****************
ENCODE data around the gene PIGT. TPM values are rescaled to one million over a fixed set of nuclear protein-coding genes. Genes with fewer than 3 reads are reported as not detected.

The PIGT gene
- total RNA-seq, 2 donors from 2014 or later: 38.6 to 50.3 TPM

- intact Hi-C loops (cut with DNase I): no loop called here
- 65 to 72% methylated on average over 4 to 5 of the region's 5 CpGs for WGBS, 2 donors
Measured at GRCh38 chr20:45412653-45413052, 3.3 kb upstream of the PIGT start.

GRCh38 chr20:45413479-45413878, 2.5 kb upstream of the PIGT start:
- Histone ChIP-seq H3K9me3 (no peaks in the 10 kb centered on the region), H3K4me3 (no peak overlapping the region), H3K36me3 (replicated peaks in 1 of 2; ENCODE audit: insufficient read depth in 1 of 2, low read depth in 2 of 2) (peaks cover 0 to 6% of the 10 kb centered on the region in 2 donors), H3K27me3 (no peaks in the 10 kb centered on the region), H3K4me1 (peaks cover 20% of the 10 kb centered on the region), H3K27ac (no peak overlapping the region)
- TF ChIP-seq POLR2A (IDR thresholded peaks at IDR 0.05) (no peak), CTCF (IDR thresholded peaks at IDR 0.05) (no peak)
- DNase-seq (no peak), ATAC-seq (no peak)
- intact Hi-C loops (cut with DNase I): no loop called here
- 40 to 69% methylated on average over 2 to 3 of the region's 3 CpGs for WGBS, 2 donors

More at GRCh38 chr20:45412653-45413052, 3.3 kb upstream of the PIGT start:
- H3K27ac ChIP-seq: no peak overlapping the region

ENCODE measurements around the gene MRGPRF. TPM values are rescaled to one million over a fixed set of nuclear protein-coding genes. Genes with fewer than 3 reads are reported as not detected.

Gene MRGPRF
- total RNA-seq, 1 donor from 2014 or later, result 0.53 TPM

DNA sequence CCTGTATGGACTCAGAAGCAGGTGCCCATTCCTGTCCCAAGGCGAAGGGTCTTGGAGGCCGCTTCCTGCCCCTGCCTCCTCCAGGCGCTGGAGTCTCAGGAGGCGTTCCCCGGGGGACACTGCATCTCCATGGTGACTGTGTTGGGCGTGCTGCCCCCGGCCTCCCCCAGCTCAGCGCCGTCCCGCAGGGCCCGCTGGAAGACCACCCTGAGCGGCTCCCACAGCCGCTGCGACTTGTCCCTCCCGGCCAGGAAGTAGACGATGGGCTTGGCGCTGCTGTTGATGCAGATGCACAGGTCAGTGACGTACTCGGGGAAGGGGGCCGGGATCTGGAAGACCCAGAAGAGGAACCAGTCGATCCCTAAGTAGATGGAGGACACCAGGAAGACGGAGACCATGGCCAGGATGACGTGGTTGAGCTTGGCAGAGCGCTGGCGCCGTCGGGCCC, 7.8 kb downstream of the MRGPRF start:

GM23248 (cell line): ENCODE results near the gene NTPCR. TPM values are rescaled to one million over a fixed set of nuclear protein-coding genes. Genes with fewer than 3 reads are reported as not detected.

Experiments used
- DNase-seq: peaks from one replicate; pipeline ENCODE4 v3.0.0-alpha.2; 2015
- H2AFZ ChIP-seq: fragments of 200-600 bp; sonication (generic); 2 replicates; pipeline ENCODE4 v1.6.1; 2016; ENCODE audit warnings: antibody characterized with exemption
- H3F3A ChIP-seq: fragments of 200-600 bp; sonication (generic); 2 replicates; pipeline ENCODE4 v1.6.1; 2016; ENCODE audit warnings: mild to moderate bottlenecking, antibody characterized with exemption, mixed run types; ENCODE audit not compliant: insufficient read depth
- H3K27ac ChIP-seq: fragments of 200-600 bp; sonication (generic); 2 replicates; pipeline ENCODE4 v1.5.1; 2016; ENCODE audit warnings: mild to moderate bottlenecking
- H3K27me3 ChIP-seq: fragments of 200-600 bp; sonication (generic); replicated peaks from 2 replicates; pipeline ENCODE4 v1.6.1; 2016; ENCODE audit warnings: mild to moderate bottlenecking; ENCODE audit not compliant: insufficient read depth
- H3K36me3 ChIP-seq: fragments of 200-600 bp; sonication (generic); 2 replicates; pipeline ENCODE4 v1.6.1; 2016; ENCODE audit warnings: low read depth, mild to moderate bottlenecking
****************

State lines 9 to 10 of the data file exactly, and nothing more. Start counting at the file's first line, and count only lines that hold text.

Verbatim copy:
- TF ChIP-seq POLR2A (IDR thresholded peaks at IDR 0.05) (no peak), CTCF (IDR thresholded peaks at IDR 0.05) (no peak)
- DNase-seq (no peak), ATAC-seq (no peak)